Tuesday, January 30, 2007

The Good Ol' Justice System

For the most part, I believe in the power of our justice system. However, with the recent guilty verdict of Cynthia Sommer, I hope I'm never on trial for a murder I didn't commit.

Did she get new boobs with her husband's life insurance money? Yes. Did she act like a slut almost immediately following his death? By many standards, sure. Were her actions inconsistent with those of a grieving widow? Probably so. Did she live above her means both before he died and after? Most definitely.

The problem is, there was absolutely no evidence linking her to the arsenic that experts say killed her husband. No.Evidence.End of story.

I've been watching the trial coverage for the last month or so, amazed that the prosecutor was even allowed by law to charge this woman with a crime. I was positive that the jury would find her not guilty. I was wrong.

Seriously, I've been trying to imagine the anguish of losing my husband, being charged for his murder, having every man I slept with following his death testify against me on national television, go without seeing my children or parents for almost two years - and then be found guilty by twelve people that know nothing more about me.

And I'm not totally convinced that Cynthia Sommer didn't kill her husband. However, I think she was convicted before the trial even started. But, hello? Where is the consideration of reasonable doubt? I mean, isn't that the whole point? In criminal cases, don't jurors have to be convinced beyond a reasonable doubt that someone is guilty (for example, credit card payments for arsenic on eBay)?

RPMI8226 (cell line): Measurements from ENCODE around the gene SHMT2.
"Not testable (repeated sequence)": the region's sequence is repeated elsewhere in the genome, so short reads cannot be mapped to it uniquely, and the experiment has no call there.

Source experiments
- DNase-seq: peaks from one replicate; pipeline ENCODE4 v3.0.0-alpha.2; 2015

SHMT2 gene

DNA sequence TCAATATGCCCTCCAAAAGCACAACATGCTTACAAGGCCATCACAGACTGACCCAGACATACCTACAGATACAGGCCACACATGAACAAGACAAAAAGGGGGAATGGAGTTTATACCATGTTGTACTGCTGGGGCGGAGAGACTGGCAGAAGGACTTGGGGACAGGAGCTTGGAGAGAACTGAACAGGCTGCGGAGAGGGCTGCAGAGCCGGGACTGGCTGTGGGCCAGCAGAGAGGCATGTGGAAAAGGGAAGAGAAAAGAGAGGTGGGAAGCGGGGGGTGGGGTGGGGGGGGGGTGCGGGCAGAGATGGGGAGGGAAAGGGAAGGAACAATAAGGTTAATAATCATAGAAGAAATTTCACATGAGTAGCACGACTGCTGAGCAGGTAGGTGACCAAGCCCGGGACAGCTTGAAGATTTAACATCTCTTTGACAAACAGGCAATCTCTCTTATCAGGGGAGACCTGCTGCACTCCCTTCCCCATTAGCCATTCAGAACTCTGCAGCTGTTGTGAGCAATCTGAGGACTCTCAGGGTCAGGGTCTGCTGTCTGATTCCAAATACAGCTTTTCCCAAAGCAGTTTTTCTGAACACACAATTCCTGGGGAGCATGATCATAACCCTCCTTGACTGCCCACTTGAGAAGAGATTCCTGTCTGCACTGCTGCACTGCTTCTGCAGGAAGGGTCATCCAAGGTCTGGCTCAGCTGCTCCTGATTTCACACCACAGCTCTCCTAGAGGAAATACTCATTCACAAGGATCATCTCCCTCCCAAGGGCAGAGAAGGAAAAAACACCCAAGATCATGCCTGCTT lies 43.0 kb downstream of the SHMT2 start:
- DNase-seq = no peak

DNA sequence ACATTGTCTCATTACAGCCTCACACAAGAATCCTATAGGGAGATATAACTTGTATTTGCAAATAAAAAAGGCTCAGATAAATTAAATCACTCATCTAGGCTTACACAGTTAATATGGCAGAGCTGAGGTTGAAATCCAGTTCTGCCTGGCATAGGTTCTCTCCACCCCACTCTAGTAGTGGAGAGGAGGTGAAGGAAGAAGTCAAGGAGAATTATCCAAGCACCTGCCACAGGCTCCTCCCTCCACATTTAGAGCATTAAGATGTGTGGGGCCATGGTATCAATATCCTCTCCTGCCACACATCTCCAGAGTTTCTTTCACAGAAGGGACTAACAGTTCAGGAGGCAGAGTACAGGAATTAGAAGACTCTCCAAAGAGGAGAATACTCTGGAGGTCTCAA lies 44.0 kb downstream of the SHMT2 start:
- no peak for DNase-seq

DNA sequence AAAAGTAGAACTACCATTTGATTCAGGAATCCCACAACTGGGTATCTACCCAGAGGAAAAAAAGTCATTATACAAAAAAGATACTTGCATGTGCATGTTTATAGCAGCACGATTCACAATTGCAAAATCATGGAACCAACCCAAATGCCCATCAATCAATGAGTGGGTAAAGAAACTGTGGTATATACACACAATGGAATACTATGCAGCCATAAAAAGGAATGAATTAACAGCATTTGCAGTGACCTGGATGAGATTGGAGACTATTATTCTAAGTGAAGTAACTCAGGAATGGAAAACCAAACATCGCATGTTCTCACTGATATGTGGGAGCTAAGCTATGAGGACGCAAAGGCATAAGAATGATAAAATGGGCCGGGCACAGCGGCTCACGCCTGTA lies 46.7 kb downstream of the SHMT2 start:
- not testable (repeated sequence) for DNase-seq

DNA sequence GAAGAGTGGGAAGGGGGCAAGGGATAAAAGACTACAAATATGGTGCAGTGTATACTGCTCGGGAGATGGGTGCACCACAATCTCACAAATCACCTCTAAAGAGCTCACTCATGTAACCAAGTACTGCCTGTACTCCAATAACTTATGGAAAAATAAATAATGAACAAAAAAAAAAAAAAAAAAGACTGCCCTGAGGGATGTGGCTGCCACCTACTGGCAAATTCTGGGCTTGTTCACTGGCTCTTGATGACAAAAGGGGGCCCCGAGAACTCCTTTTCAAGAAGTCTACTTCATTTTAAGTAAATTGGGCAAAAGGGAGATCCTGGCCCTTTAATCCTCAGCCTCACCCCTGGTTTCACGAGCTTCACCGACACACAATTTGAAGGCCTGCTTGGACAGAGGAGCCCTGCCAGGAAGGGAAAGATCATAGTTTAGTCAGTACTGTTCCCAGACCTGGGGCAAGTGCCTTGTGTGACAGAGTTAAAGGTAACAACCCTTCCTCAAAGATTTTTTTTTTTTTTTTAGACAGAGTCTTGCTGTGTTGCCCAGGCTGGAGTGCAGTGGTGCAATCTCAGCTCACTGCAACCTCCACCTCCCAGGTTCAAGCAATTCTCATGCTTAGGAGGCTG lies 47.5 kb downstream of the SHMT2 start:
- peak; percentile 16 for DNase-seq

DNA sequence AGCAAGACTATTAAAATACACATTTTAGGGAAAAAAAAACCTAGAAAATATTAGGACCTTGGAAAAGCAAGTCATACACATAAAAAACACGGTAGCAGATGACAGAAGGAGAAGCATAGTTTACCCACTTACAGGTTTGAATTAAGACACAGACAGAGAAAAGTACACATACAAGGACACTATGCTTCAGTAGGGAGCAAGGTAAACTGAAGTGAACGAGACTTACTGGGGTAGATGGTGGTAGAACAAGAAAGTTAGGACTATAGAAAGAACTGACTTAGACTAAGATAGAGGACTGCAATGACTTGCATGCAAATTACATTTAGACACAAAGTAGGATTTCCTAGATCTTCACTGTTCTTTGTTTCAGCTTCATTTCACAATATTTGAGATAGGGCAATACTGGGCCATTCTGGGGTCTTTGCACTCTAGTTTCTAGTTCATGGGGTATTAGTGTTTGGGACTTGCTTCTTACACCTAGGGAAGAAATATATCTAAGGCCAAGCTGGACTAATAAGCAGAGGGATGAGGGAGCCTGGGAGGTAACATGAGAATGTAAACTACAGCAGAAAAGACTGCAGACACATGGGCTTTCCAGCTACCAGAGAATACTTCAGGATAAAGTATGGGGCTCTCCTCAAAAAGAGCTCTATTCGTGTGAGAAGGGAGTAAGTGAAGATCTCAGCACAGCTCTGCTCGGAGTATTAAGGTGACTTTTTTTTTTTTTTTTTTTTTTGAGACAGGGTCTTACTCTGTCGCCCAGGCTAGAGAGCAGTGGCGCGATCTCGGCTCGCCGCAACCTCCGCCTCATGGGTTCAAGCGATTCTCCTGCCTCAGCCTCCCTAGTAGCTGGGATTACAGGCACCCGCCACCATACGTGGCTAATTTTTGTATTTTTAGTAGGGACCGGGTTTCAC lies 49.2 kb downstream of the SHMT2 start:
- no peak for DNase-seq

I can tell you one thing: If I were on that jury, we would have been deadlocked. There is no way in hell that I would have let a guilty verdict fly. Feeling in your gut that someone committed a crime and proving it are two different ball games. I think that people just naturally want someone to blame.

And I think these jurors made a terrible mistake.

Friday, January 26, 2007


Some of you may know that I recently became a Pawn Broker. It's not a career path that I would have thought I would choose for myself, but I'm actually enjoying it so far.

I have never pawned anything before, and never really knew how the whole process worked. For those of you that have never pawned anything, I'll briefly explain it.

First, pawning something means taking out a loan on whatever it is one may use as collateral (such as a wedding ring or television). A person comes in with something somewhat valuable, we appraise it at approximately half of what we could sell it for, and loan that amount of money at 240% APR (or 20% per month). (During part of my training, I learned that my wedding ring could be pawned for $35.00. Quite depressing - we paid a considerable amount more for it than that.) If a customer hasn't paid the interest on the loan or called in to get an extension within 90 days, we pull the item and place it up for sale. We do not run credit checks or report unpaid loans to credit agencies.

The first loan that I ever wrote was for $20.00. I tried to keep my mouth from dropping as the person training me started typing away on the computer without so much as blinking. Today, only four days into my job, I wrote a loan for $10.00 without even thinking about it. Loaning out such small amounts happens from the moment we open until the moment we close.